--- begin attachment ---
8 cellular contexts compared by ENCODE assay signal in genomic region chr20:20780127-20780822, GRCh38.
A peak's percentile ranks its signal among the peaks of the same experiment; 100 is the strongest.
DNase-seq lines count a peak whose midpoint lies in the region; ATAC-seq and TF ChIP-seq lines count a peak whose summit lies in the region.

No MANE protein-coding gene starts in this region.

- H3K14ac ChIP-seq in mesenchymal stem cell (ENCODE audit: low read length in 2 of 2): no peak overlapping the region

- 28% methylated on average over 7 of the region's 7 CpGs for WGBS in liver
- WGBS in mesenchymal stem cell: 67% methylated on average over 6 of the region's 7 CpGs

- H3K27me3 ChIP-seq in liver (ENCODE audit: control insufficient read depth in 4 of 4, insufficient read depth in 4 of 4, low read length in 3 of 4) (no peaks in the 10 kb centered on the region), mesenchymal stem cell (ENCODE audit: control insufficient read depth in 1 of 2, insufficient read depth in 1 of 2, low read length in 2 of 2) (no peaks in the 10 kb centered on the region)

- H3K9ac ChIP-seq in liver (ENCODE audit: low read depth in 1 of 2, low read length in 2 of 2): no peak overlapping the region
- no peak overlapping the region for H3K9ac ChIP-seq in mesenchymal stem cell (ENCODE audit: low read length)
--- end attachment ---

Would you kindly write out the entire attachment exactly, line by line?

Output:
8 cellular contexts compared by ENCODE assay signal in genomic region chr20:20780127-20780822, GRCh38.
A peak's percentile ranks its signal among the peaks of the same experiment; 100 is the strongest.
DNase-seq lines count a peak whose midpoint lies in the region; ATAC-seq and TF ChIP-seq lines count a peak whose summit lies in the region.

No MANE protein-coding gene starts in this region.

- H3K14ac ChIP-seq in mesenchymal stem cell (ENCODE audit: low read length in 2 of 2): no peak overlapping the region

- 28% methylated on average over 7 of the region's 7 CpGs for WGBS in liver
- WGBS in mesenchymal stem cell: 67% methylated on average over 6 of the region's 7 CpGs

- H3K27me3 ChIP-seq in liver (ENCODE audit: control insufficient read depth in 4 of 4, insufficient read depth in 4 of 4, low read length in 3 of 4) (no peaks in the 10 kb centered on the region), mesenchymal stem cell (ENCODE audit: control insufficient read depth in 1 of 2, insufficient read depth in 1 of 2, low read length in 2 of 2) (no peaks in the 10 kb centered on the region)

- H3K9ac ChIP-seq in liver (ENCODE audit: low read depth in 1 of 2, low read length in 2 of 2): no peak overlapping the region
- no peak overlapping the region for H3K9ac ChIP-seq in mesenchymal stem cell (ENCODE audit: low read length)